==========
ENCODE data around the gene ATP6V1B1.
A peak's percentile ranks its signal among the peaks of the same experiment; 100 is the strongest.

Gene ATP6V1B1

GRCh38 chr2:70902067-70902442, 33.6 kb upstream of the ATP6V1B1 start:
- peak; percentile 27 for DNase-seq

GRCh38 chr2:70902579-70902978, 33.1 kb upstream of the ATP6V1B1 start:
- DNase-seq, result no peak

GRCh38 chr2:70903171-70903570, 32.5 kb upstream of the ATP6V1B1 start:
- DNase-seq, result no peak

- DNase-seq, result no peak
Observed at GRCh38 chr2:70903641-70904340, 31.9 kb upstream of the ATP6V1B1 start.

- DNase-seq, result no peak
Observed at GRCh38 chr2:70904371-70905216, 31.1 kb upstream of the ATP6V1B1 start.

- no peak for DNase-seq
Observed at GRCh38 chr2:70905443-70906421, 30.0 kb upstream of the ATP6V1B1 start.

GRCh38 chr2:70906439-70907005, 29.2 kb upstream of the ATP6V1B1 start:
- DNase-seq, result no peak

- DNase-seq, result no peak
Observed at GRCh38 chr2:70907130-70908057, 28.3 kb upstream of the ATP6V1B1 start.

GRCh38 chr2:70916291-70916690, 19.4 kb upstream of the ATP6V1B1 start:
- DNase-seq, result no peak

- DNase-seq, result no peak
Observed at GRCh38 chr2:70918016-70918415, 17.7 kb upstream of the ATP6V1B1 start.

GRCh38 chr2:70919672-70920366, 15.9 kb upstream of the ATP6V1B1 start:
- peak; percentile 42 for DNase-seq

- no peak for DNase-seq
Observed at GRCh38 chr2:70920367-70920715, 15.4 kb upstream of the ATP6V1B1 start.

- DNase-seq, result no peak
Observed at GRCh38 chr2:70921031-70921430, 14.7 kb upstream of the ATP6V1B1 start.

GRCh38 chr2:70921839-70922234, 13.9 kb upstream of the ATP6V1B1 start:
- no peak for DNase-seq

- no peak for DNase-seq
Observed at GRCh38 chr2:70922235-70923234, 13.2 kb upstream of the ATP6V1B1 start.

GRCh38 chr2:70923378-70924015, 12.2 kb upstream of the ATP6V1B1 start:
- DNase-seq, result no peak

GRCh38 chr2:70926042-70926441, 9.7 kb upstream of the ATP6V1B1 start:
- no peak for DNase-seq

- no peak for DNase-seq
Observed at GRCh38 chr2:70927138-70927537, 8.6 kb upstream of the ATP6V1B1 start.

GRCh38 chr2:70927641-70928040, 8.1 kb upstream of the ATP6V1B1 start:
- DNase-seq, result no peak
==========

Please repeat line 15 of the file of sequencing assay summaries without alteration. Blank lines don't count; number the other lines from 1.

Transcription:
Observed at GRCh38 chr2:70905443-70906421, 30.0 kb upstream of the ATP6V1B1 start.